CBN writer J.P. Antonacci grateful to have a mentor like Howarth
June 10, 2019
By J.P. Antonacci
Canadian Baseball Network
I thought I had Jerry Howarth stumped.
There I was, eight years old, standing in his driveway in central Etobicoke, holding a piece of graph paper on which I’d scrawled some baseball trivia questions.
“When Bobby Thomson hit his famous home run off Ralph Branca to win the 1951 National League pennant, who was on deck?”
I waited, sure that the voice of the Blue Jays couldn’t solve this riddle. Little did I realize he was a San Franciscan who grew up rooting for the Giants and certainly knew that it was Willie Mays who had an up-close view of The Shot Heard ‘Round the World.
Jerry smiled and said something to the effect of, “Well let’s see now. Would his initials be W.M.?”
Taken aback but undeterred, I pressed on, challenging him to name the pitcher who served up Hank Aaron’s 715th career home run.
Another smile. “Would that be A.D.?” Sure enough, it was Al Downing who gave up the homer to break Babe Ruth’s all-time record.
And on it went, Jerry patiently answering all my questions (correctly, of course). As a baseball history nut, I was suitably impressed.
Then Jerry turned the tables on me. “You’ve heard of Tinkers to Evers to Chance?” he asked. I nodded, having read up on the Chicago Cubs double-play team.
“Who played third base?”
I hadn’t a clue. Jerry had ended up stumping me. I left that visit sure to remember that Harry Steinfeldt was the unheralded member of that famous infield – not only a neat bit of trivia, but a lesson from Jerry about never overlooking the unsung players, a philosophy he put into practice on every broadcast.
A few decades after my dad and I dropped by Jerry’s house, I remain impressed – by his knowledge, certainly, but moreso by his kindness in graciously humouring a young fan whose “tough” questions were child’s play to someone immersed in the game.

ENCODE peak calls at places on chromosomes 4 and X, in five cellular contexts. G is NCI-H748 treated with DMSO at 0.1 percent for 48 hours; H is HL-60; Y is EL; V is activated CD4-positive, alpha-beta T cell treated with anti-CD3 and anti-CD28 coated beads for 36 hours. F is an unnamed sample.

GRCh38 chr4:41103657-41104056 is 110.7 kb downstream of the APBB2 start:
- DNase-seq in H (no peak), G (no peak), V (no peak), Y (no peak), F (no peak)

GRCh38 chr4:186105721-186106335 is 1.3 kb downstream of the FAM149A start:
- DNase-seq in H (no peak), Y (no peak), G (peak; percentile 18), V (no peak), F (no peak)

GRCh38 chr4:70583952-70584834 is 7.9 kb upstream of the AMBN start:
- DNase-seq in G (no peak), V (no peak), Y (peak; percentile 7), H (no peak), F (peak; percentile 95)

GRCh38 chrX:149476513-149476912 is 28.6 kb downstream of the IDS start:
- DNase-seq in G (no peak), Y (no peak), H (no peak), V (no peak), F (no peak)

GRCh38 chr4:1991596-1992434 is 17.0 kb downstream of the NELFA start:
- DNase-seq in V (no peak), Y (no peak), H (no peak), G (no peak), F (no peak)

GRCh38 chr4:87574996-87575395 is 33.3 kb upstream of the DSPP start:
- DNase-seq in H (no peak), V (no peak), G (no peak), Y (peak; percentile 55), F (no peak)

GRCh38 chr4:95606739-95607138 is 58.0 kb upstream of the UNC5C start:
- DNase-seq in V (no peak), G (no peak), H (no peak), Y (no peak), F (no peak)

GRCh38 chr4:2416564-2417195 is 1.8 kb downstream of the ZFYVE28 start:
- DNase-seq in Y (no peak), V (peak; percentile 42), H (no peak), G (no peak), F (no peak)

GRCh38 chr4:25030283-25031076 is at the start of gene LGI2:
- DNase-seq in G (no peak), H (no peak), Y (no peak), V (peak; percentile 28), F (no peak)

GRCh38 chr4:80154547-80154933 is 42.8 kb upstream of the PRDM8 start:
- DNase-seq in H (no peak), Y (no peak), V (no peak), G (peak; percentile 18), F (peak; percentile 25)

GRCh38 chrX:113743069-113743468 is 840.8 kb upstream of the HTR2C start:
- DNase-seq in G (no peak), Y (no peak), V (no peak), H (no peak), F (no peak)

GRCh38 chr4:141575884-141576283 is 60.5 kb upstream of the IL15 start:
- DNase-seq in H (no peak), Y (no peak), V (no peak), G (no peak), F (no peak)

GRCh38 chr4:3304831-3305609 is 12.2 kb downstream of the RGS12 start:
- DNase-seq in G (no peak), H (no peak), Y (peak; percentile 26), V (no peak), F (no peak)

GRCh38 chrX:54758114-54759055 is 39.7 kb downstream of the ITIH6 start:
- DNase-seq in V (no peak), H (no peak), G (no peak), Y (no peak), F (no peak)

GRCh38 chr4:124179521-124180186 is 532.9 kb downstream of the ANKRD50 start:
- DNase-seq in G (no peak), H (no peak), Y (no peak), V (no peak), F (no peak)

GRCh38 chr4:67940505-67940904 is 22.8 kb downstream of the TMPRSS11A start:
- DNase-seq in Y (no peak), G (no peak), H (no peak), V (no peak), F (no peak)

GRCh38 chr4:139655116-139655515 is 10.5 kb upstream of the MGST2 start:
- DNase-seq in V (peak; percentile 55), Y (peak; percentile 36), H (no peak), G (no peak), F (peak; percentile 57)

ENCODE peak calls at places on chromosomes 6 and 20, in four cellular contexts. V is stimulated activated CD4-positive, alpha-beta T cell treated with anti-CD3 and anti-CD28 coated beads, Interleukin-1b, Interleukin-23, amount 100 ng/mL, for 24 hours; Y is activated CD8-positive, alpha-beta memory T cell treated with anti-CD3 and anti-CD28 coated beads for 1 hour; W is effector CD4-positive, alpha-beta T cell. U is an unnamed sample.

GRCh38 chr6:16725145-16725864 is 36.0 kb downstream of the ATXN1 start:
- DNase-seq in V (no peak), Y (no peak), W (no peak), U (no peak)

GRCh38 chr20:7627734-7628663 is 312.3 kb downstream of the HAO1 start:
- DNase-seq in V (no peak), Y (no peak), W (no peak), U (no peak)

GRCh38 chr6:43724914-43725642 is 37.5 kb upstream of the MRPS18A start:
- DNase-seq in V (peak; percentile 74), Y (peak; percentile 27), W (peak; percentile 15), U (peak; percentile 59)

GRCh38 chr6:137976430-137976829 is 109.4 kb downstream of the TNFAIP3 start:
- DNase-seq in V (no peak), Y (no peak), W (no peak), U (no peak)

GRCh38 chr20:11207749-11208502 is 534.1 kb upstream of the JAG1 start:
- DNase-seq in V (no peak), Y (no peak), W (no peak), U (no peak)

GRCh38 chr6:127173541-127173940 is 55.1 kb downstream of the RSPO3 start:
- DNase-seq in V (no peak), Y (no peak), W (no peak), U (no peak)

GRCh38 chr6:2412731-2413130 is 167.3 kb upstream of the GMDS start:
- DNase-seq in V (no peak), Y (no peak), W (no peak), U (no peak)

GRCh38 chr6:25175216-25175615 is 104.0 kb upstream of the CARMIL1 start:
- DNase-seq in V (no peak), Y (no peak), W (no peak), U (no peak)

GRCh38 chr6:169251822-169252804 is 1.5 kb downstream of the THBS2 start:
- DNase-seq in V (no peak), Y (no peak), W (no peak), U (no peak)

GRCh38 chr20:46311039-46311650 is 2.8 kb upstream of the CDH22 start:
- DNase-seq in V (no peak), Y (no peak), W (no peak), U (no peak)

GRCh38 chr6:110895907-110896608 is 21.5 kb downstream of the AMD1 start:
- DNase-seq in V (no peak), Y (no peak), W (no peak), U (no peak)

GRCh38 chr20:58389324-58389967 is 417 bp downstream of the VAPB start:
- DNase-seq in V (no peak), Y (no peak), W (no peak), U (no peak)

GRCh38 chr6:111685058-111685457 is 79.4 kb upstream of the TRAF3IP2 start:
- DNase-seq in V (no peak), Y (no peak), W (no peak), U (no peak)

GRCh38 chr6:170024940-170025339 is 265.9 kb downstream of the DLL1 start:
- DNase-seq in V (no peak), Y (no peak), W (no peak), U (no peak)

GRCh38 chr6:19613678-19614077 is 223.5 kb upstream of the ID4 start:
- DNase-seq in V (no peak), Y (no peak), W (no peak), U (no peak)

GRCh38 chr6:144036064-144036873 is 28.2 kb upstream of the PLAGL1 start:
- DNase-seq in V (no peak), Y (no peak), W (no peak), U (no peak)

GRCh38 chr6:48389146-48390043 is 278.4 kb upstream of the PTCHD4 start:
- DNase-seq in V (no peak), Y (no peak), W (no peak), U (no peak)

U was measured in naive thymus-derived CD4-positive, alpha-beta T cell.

But that’s Jerry. Countless Blue Jays fans have their own stories featuring a kind word or thoughtful gesture from the former play by play man who considered his millions of listeners to be his friends.
Jerry and I kept in touch as my nascent journalism career took me from one small town to another. He took the time to give specific feedback on my articles – an invaluable gift that made me a better writer – and encouraged me to follow my talent and curiosity wherever it led, reminding me that it was even more important to be a good and generous person.
Not one to discuss politics on the air, Jerry nevertheless managed to teach the whole country a lesson about the power of small choices. Inspired by a letter he received from a First Nations baseball fan in Canada’s Far North after the 1992 World Series, Jerry decided to stop using Indigenous-themed team nicknames in his broadcasts and cut out jargon like “powwows on the mound.” It was a classy gesture that in its own small way furthered the national effort toward reconciliation.
But Jerry likely wouldn’t frame it like that. Instead of making a big deal of it, he quietly made his broadcast more welcoming and respectful to all his listeners in response to a personal appeal that changed his heart. That’s how it went unnoticed for 20 years that Jerry never called the Atlanta and Cleveland teams by their nicknames. When the news did finally become public, other broadcasters and baseball writers chose to follow his lead.
When Jerry announced his retirement in early 2018 after 36 memorable seasons behind the microphone, the hashtag #ThankYouJerry trended on Twitter (a famous technophobe, I hope someone thought to tell him). I have more reason than most to thank him, for it was Jerry who forwarded a feature story I’d written about him for my former newspaper to Canadian Baseball Network founder Bob Elliot, which began my happy association with this website.
I didn’t get 10 words into my interview with Jerry before he cut me off to gently teach another lesson. I had started to tell him the topics I hoped to cover, but Jerry reminded me that the best interviews are natural, unscripted conversations. We ended up having a great one.
I was gobsmacked when friends texted me one night to say that Jerry Howarth was talking about my writing on the air. He and analyst Joe Siddall spent a few minutes discussing an article I’d written for CBN about the role of the first base coach and how then-Jays coach Tim Leiper contributed to Toronto’s success.
But that’s Jerry too – always eager to help a young writer or broadcaster with a word of advice, a well-timed introduction, or a generous shot in the arm.
We should all have such a mentor. Thank you, Jerry.